Replacing soil is expensive, and many mixes contain sand. While it may seem like a good idea, consider the following:

  • Our native soils vary from loamy to heavy clay. Plants that grow well locally aren’t adapted to sandy soils.
  • When small clay and silt particles settle into large pore space created by sand, they clog. Over time, this concrete-like substance can no longer absorb water.
  • Drainage that’s too rapid defeats the purpose of a basin that is designed to slowly clean water through the process of filtration.
  • Even if the rain garden basin itself contains an engineered soil mix, infiltration is ultimately dependent on the surrounding soils as water moves down and laterally. It’s important that soils “mesh” so plant roots can successfully move from one medium to the next.


The texture of a soil and its percentage of sand, silt, and clay particles dictate how fast water will move through it. To see whether your soil can accommodate a rain garden, do a percolation test.    Larger gardens such as those in commercial areas may need an underdrain and soil replacement, particularly in urban areas where the soil is compacted.

There are some things you can do to improve drainage, but be mindful that rain gardens are not always a good solution. If your soil doesn’t absorb standing water within two days at most, look for a different location.

Where should I put it?


  • Construct the rain garden at least 10 feet from buildings to prevent seepage into foundations
  • Choose a location with full or partial sun
  • Look for a relatively flat or gently sloped area
  • Construct the rain garden at least 25 feet from a septic tank, septic drain field or well head
  • Have a nearby water source
  • Opt for plants native to Ohio


  • Slopes greater than 12%
  • Areas that hold water for more than two days where soils exhibit very slow filtration
  • Placement over underground utilities, shallow water tables
  • Locations under trees, as their canopy creates excess shade, and digging may disturb tree roots

How do I design it?

  • Shape: Most rain gardens are longer than wide, perpendicular to the flow of water. They can be many shapes; an often seen shape is that of a kidney bean, where water enters at the notch and spreads from there.
  • Planting zones: Rain gardens have 3 zones: the middle, where water typically pools the longest, should have vegetation that tolerates wetter conditions. The intermediate zone, between the middle and outer edge, features vegetation that tolerates occasional standing water. Finally, the perimeter of the rain garden will have plants that prefer drier conditions.Some general rules of thumb for any gardener: group species together in odd numbers (this makes weeding easier and allows each clump to stand out); consider form, texture, and color; and put larger plants in the rear where they’ll act as a screen and won’t overshadow shorter plants.
  • Berm and sides: The basin of the garden should be level. If you’re working on a slope, you can use the soil you dig out to create a berm (earthen mound) on the lower side. This keeps the water in, preventing overflows and allowing water to stage up before it draws down slowly. You can plant drought-tolerant, low plants on the berm, such as sedum or turfgrass. (Be aware that grass can spread into gardens unless you use edging.)The sides of your rain garden will be gently sloped (rather than a vertical step) to avoid erosion, unpleasant drop-offs where someone could twist an ankle, and ample space for different planting zones. A 3:1 ratio is recommended: for example, if the garden pool is 6” deep, the side slopes are 3 times that long at 18”.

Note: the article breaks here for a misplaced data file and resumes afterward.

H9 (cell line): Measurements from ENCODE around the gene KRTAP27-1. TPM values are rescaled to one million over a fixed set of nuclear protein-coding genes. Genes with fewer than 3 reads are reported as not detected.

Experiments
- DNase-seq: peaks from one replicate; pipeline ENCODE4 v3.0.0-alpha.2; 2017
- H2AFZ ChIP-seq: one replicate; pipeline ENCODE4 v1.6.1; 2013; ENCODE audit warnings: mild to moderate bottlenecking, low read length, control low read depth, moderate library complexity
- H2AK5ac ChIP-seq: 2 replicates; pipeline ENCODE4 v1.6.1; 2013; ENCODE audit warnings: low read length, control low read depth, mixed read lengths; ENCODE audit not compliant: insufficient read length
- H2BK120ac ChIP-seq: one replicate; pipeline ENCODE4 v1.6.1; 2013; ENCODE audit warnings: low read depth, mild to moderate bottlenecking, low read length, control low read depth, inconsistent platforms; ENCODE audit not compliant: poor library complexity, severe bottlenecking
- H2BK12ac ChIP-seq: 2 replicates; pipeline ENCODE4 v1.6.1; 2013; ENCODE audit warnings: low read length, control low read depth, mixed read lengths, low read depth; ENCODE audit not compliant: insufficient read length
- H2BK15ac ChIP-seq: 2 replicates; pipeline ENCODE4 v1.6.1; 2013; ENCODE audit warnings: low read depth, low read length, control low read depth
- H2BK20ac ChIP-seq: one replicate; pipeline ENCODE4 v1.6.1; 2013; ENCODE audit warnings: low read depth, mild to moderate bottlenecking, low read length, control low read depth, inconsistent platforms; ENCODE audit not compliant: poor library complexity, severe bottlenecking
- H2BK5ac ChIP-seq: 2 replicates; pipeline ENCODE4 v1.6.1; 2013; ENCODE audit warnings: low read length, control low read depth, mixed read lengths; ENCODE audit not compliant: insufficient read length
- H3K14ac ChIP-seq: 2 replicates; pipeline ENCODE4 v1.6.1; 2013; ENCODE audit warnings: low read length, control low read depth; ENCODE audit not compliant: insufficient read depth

• Inlet and outlet: Water can enter your garden a variety of ways: rain chains, downspout, grass swale, creek bed, and driveways. Consider an outlet if overflow may be an issue for your lawn or neighbor. Some communities require that disconnected downspouts remain “in-line” so that they must reconnect to the existing stormwater system if intercepted by a rain garden or rain barrel.
  • Soil preparation: If using an excavator, do not allow it to sit on the garden where it will compact the soils. Overdig the garden, loosening or “fluffing” the subsoils and leaving them in the basin. Avoid “smearing” clay which creates as smooth, impermeable layer- rather, use bucket tines to roughen soil layers so water and roots can permeate. Use a rototiller to incorporate 2-3” of organic matter into the soil, taking care to avoid over-tilling that can destroy soil structure. Be mindful that excavation creates much more soil that you might anticipate (soil that’s compact in-ground picks up air and volume when dug out) so you must have a plan for where to put it.

How will creating a rain garden benefit the environment?

There are lots of ways. Keeping water where it falls is the most effective way to reduce runoff that can degrade the quality of streams. Reducing lawn area and adding natives means less air (and noise) pollution through mowing, and less chemical application. And habitat is vitally important as we continue to develop and modify land.

How much does it cost to install a rain garden?

Estimates vary between $3-5 per square foot (DIY) to $10-15 per square foot if it’s professionally installed.  There’s a great deal of variation depending on the complexity of the work. Plants are usually the most expensive item. You can save money by purchasing smaller plants, but they will take longer to fill in.

Is this something I can tackle myself?

Yes. However, digging out a rain garden can be quite laborious, especially if your soil is very heavy and hard. Tools and equipment typical to rain garden installation include: mini-excavator, heavy-duty tiller, soil tamper, line level, tape measure, and hand tools like shovels, rakes, and trowels. You won’t necessarily need heavy equipment, but it sure can help! Many of these items can be rented at hardware stores.